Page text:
1) Depending on your age, this could be the beginning of the onset of osteoarthritis  (ie OA) in the hip joint.  OA of the hip joint normally begins with discomfort in the inner groin area and can cause pain to radiate down into the inner thigh. We would recommend an x-ray of your hip joint through your GP as this will show the health of the joint surfaces of your hip joint.  If osteoarthritis is confirmed on x-ray, it would be best to seek professional help from a physio experienced in running injuries along with your x-ray results to hand,  With the correct management regime, you may still be able to continue running.

2) If the pain is not caused by the above, then it could be referred pain coming from your lower back. If you haven’t had a trauma and the pain appeared suddenly for no reason, then this is the more likely cause of the pain, and is a very common complaint in runners. The clicking you are experiencing in this case, is due to maltracking of the hip joint, due to muscle spasm which is associated with the pain.   If the pain you are experiencing is referred pain from your lower back, then the best advice at this stage would be to reduce your running mileage and stick to flat surfaces only (ie no hills).   If with this regime in 3-4 weeks time  the pain hasn’t cleared then we would advise that you seek help from a physiotherapist trained in spinal problems and nerve pain.   If treated correctly, then you should certainly be able to return to full pain free running.

Question:  I was hoping that you would be able to give me an idea of what’s going on with my knee pain. It started just over a week ago, and came on so gradually that I didn’t even notice it. It’s kind of a dull ache above the knee joint.  It’s not hugely painful, but there’s enough discomfort to be constantly reminded of it. It seems to be the same whether I’m sitting or standing.   A 5km run at the weekend didn’t seem to make it any better or worse and I didn’t notice it at all when running.  I’ve occasionally had a painful hip during colder months, so I’m wondering if it’s something new along the same lines.  Any thoughts? I don’t want to be accidentally doing anything that’s making it worse.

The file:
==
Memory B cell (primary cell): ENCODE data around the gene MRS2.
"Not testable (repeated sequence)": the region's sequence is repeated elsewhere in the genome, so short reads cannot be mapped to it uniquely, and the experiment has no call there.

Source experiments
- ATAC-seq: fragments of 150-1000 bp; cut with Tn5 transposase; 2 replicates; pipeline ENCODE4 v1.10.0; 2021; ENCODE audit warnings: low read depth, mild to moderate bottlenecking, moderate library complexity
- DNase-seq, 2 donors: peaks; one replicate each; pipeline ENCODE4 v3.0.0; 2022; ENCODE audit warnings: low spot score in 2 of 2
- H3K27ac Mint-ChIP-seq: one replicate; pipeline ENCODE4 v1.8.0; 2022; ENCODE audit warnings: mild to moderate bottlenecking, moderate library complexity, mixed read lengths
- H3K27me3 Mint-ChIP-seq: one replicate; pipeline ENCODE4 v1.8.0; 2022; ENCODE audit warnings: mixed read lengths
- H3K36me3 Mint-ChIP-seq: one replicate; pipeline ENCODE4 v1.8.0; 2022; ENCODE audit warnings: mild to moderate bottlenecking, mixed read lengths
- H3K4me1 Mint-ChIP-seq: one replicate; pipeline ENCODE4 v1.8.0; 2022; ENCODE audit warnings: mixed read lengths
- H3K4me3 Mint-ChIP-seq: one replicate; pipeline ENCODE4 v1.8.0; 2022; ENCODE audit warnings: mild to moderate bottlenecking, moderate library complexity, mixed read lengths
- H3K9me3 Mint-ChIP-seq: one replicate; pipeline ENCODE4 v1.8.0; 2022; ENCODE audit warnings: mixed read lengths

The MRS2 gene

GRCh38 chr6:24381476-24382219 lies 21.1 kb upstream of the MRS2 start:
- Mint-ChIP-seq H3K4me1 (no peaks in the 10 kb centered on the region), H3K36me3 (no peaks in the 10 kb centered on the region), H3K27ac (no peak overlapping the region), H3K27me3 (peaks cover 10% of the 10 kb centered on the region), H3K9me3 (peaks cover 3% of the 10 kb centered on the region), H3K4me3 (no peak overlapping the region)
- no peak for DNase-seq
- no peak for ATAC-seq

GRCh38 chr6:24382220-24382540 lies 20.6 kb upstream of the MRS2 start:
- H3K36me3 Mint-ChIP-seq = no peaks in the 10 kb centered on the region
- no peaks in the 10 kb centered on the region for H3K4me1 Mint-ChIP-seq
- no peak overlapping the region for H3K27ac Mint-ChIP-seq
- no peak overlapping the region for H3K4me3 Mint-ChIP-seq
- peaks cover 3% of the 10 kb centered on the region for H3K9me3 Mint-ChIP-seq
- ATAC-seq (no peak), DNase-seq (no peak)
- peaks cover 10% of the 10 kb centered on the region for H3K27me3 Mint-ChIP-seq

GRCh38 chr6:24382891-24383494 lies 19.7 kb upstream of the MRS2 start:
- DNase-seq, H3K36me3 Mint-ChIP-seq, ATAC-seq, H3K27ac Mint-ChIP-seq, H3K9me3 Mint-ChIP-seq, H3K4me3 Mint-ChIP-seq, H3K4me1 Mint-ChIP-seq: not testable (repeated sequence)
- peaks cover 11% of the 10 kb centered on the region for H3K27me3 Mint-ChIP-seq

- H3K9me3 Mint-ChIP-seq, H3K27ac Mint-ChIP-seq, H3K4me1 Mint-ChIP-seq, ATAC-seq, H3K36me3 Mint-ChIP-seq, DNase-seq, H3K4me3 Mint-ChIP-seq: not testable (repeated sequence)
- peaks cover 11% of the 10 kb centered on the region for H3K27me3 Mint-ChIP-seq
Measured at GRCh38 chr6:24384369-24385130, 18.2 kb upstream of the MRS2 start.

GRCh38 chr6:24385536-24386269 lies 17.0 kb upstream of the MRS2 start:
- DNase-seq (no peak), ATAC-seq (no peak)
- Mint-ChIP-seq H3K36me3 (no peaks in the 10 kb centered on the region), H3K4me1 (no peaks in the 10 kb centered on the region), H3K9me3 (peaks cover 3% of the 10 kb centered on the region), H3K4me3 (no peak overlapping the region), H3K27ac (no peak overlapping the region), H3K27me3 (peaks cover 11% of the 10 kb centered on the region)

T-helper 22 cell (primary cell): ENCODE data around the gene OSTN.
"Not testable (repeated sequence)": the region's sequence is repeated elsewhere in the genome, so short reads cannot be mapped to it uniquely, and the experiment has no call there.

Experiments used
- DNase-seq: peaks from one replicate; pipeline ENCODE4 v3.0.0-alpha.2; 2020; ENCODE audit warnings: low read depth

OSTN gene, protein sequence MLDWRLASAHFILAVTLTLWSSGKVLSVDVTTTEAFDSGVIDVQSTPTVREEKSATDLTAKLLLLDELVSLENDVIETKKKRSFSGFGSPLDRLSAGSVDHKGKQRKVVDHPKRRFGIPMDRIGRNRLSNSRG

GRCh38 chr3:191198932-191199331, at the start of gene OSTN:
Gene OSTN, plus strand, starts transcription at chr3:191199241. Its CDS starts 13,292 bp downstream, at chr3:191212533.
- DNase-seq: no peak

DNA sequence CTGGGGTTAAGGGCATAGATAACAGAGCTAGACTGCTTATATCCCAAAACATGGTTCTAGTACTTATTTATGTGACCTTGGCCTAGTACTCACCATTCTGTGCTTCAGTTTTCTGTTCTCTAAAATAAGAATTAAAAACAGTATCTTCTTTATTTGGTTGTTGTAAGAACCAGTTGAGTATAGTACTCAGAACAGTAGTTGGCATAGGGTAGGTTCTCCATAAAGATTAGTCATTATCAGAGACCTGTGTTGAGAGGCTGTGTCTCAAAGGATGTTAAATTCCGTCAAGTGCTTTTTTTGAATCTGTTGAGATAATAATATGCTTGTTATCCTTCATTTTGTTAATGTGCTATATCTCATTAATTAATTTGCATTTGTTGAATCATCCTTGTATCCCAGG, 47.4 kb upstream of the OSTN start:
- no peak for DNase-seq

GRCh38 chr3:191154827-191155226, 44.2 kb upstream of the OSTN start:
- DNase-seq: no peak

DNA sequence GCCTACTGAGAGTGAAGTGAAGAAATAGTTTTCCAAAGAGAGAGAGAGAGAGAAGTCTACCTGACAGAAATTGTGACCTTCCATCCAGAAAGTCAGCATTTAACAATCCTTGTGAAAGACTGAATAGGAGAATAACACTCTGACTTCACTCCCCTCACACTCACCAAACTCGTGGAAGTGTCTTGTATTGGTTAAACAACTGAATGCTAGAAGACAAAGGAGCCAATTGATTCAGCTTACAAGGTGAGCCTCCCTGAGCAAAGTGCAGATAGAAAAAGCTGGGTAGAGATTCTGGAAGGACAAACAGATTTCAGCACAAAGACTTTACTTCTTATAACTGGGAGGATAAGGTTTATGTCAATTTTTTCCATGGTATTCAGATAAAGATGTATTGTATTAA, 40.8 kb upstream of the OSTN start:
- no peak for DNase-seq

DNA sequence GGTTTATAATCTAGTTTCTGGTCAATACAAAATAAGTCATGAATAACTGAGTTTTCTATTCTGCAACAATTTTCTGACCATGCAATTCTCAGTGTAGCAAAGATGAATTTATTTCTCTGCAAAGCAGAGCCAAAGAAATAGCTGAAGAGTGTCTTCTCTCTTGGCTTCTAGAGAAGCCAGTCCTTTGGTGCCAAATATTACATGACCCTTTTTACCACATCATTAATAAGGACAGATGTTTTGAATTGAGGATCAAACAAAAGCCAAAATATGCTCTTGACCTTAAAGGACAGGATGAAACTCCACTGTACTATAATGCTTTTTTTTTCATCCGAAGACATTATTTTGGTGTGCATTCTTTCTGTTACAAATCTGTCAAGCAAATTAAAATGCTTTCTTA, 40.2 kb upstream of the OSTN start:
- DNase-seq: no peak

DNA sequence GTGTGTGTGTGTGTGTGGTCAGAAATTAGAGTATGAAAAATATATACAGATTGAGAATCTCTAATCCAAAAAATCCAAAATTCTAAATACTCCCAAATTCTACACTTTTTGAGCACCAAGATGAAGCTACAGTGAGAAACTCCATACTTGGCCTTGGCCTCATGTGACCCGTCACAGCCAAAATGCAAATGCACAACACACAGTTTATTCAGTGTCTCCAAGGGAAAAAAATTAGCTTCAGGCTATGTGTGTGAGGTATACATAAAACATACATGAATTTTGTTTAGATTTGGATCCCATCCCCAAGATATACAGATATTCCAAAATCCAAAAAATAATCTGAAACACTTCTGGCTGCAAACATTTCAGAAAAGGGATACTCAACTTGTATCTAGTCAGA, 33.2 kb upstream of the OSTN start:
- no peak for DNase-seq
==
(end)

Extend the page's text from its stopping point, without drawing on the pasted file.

Answer:  From the information you’ve given us, the most likely cause of your pain is referred pain from your lower back region. The fact that the pain started for no apparent reason, with no injury and no trauma and also the fact that it is easier when running and doesn’t change on sitting or standing, all suggest together that it’s extremely likely for this to be referred pain. The fact that running was pain free would certainly suggest that the pain is not coming from your knee. The hip pain which you are describing is likely to be coming from the same source in your lower back, where the pain is referring to both your hip and your knee along the line of a nerve. Usually the onset of the pain that you have described follows some sort of heavy loading/lifting or bent over postures which has stressed your lower back, a few days or weeks earlier.  Alternatively, a lot of uphill running is very stressful for the lower back.


In terms of self help there is very little unfortunately that you can do yourself. The fact that the pain is there all of the time means that it is really time to seek help from a physio who’s experienced in spinal treatment and nerve pain, as it will most likely need treatment to clear it. The physio will identify the segment in your spine from which the pain is originating from and then mobilise or loosen it, followed by strengthening exercises to help prevent recurrence in the future.   In most cases this pain can be totally cleared with a full return to running. In the mean time try to avoid bending, lifting or twisting where possible and avoid walking uphill. To carry on running without seeking treatment will very likely end up in disaster! Feel free to give us a shout if needed as our physios here at Apex Clinic all specialise in spinal problem, nerve pain and sports injuries.